Have you ever owned a pair of
glasses covered in scuffs and scratches? I know I
definitely have. I wore the same pair of glasses for over
5 years, and towards the end, the scratches were becoming so
bothersome that I decided to get a new pair, which were going to
be kept free. But how?
Back in the day, eyeglass
lenses used to
be made of glass. Glass is a fairly scratch-resistant
material, and with optics being relatively new, scratches
weren't exactly the biggest concern of the time. Over time
however, as technology permitted change, materials that lenses were
made of also changed. Plastics started being put into use,
as plastic is typically lighter than glass. Even
polycarbonate (a material that won't shatter on impact the way
glass and regular plastic lenses will) started to see use in
optical lenses. This of course created a problem, as both
those materials are not resistant to scratches. Scratch
free coatings were designed that help to a degree, but still
today we are fighting with lenses that scratch easily, despite
improvements in technology and scratch-resistant coatings.
The first thing to look at is what causes glasses to be
scratched in the first place. Certain things are
unavoidable. Accidents for example can leave gouges and
scratches in a lens. Being careful with your glasses (both
while wearing and storing) is the best you can hope for to avoid
One of the biggest causes of scratched glasses though, is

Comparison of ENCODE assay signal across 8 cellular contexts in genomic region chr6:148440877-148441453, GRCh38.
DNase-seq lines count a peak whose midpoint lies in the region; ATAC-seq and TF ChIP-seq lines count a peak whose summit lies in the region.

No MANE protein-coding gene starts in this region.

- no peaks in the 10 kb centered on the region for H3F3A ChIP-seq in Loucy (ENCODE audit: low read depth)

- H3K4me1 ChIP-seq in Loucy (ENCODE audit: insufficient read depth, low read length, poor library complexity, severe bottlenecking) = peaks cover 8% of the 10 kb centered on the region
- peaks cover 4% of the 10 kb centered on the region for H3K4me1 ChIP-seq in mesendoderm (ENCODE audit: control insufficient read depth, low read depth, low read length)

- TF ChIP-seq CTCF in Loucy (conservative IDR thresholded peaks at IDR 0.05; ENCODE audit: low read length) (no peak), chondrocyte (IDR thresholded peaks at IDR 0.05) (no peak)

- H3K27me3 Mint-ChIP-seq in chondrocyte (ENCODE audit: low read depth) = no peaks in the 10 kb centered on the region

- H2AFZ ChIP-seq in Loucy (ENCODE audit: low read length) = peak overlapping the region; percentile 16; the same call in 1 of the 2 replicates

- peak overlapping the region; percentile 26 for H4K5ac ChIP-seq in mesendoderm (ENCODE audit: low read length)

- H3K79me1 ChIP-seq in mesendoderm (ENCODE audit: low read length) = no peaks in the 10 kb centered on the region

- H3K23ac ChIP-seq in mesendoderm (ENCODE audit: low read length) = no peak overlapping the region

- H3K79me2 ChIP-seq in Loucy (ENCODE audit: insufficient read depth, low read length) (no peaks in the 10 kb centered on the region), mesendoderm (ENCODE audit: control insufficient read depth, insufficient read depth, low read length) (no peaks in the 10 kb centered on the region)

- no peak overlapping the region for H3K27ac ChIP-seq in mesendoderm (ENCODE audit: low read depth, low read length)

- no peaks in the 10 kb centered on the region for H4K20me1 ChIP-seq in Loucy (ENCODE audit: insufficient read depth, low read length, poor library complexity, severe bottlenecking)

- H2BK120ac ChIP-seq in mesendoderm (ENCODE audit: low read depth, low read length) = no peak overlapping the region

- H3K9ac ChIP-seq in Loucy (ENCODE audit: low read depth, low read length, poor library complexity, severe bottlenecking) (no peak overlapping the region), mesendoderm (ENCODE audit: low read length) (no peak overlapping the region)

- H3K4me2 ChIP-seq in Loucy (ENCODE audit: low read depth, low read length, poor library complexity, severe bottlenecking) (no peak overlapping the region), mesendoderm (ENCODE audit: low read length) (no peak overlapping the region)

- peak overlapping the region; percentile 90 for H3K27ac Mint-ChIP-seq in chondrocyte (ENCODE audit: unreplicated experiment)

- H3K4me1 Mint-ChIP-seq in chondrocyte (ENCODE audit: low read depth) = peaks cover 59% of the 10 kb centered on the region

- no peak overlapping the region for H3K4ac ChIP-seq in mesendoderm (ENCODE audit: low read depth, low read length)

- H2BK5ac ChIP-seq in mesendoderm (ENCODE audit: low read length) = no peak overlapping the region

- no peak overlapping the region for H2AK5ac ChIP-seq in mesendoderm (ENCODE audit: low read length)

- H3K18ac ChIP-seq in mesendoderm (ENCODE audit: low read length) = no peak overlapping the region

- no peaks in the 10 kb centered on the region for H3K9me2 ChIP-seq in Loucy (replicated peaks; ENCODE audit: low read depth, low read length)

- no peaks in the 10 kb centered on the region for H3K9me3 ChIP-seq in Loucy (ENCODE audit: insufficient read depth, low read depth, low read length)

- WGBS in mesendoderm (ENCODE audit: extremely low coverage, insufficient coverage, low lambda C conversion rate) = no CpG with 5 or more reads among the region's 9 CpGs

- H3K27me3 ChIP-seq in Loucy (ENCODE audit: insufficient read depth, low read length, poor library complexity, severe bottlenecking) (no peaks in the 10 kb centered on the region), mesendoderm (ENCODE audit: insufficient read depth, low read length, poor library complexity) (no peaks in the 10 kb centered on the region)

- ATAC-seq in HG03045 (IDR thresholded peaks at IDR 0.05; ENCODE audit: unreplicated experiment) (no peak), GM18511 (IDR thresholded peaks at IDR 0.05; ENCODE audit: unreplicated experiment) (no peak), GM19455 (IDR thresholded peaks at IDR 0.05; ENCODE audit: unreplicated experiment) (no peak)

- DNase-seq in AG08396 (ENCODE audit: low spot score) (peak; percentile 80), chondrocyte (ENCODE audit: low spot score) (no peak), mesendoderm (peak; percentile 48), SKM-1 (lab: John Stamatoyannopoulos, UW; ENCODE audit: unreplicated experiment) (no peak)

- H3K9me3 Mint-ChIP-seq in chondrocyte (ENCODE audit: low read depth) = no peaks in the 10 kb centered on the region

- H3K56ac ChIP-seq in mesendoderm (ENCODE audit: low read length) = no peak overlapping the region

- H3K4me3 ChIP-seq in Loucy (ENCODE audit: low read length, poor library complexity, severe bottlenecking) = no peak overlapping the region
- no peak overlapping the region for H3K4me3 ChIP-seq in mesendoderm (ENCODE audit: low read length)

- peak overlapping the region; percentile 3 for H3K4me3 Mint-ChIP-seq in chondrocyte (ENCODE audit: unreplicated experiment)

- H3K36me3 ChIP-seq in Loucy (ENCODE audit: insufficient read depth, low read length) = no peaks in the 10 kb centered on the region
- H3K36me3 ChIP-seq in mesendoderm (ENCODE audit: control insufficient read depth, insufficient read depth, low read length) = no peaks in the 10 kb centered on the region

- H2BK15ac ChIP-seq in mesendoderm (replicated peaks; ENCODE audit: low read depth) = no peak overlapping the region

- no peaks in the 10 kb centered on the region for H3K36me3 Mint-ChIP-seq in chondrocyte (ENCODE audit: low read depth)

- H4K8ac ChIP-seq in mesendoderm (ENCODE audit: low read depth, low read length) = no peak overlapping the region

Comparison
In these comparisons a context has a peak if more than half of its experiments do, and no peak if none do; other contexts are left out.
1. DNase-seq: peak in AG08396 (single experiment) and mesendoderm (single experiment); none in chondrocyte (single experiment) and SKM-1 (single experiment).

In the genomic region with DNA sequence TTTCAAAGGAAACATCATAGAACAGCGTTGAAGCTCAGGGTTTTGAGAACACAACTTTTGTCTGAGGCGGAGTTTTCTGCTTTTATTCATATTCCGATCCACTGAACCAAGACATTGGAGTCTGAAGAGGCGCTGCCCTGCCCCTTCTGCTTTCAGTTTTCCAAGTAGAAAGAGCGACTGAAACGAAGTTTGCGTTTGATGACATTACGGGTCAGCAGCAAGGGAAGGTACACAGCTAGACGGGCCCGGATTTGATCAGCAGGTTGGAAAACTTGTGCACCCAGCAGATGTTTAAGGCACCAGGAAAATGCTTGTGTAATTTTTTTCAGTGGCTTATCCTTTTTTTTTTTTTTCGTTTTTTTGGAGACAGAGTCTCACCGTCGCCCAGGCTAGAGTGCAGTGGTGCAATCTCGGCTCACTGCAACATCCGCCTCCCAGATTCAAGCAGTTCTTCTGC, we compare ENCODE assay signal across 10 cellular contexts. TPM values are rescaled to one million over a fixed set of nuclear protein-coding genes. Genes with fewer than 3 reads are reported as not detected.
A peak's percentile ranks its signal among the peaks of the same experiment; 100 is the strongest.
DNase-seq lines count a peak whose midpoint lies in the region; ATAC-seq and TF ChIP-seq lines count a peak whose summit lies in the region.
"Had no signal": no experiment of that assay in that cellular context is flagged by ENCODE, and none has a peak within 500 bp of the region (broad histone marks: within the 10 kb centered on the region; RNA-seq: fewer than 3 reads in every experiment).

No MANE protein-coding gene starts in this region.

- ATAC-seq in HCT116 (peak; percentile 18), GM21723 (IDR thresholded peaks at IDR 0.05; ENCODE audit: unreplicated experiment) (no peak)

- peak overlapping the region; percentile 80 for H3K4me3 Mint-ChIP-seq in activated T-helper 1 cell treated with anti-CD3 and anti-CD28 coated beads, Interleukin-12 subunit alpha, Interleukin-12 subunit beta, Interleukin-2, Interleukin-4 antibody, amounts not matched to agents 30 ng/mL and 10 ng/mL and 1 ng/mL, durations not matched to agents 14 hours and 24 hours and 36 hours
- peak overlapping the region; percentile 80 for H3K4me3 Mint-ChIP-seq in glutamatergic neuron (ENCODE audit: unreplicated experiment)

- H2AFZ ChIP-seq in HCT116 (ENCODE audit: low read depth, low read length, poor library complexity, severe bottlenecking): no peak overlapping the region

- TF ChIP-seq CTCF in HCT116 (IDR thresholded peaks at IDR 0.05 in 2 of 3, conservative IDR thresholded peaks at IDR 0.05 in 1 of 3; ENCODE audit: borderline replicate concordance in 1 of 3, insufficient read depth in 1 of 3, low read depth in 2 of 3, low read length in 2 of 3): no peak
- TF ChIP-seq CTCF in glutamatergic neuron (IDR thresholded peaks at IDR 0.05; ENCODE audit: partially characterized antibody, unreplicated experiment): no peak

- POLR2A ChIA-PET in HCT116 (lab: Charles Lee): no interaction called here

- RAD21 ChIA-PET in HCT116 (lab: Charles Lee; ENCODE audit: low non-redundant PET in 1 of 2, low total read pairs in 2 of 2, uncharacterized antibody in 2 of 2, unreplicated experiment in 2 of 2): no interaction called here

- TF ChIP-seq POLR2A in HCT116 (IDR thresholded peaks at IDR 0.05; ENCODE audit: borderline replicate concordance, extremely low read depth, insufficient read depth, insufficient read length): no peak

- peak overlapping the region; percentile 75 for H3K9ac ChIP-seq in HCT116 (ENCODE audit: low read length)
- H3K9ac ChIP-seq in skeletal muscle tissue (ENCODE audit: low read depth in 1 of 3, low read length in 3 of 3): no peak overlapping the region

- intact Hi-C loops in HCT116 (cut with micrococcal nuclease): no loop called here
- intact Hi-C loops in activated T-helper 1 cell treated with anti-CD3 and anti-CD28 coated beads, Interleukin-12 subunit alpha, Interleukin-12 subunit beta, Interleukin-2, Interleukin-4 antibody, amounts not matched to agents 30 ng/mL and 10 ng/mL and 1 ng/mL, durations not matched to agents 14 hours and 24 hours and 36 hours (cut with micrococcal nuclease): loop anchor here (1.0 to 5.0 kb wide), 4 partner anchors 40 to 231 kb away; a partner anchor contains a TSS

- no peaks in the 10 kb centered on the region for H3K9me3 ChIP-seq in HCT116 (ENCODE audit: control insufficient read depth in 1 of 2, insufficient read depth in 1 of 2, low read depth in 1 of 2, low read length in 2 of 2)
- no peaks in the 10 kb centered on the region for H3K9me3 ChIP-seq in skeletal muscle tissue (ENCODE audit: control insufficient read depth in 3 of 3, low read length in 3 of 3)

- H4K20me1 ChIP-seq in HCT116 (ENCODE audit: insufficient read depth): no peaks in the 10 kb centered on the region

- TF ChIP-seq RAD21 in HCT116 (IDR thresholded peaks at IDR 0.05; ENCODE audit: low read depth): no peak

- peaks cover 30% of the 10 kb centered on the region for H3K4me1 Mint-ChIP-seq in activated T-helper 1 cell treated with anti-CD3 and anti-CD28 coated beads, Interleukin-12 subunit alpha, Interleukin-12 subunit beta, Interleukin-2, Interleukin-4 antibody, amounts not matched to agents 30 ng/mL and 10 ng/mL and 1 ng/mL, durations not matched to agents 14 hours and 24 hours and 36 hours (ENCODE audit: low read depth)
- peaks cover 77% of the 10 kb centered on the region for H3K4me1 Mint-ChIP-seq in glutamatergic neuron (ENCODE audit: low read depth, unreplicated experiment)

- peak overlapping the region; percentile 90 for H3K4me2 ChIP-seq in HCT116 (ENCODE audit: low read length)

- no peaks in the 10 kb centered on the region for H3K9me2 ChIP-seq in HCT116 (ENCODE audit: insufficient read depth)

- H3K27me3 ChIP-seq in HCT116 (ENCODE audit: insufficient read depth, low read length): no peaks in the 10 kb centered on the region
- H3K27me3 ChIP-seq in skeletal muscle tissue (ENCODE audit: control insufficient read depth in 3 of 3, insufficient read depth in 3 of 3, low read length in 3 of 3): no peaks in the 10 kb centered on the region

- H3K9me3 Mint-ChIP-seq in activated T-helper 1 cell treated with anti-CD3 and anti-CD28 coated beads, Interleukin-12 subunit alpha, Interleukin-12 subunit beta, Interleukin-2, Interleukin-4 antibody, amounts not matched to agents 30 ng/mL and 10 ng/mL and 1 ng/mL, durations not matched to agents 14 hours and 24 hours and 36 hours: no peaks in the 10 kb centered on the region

cleaning. Yes, simple "harmless" cleaning slowly destroys
lenses more often that you might imagine. There are a few
ways cleaning can hurt a lens. First, for those of you
using your shirt tail to wipe off a lens, stop now. Not
only does dirt become embedded in clothing rather quickly, but
fabric softener can leave a film, and some materials just plain
aren't nice to plastic, and will leave sure scrathes.
Using paper tower, or even toilet paper and kleenex can also put
fine scratches in a lens. You won't notice it at first,
but after a year or two, many fine scratches will become
evident. These are wood-pulp and paper-based products, and
are not recommended, even by the manufacturers. Don't
believe me? This excerpt was taken directly from the FAQ
on Kleenex's own web site:
Can KLEENEX® Tissue be used to clean eyeglasses?
While we know that many consumers use KLEENEX® Tissue to
wipe or clean their lenses, we have not tested KLEENEX®
Tissue for this purpose; therefore, we cannot recommend it.
We suggest that consumers check with their lens care
providers for the best method of cleaning their lenses.
Now I've got nothing against Kleenex. In fact, I give them a lot
of respect for addressing this on their website. If
anything, I trust them more as a company for being honest and
truthful about the subject, despite that fact that it obviously
could reduce their sales. Basically, I'm just quoting this
to keep a needless debate from happening. Even the
manufacturer of the most popular soft tissue recommends against
using their product to clean glasses.
Micro fiber cloths
So what's better than kleenex? Micro-fiber cloths.
You may or may not have heard of these. They're sold by
most reputable eyeglass retailers. They're usually made of
a combination of nylon and polyester and are made up of
extremely small fibers of that material. They are the best
material you can use to clean anything prone to scratches, as
the cloth itself is almost guaranteed not to scratch.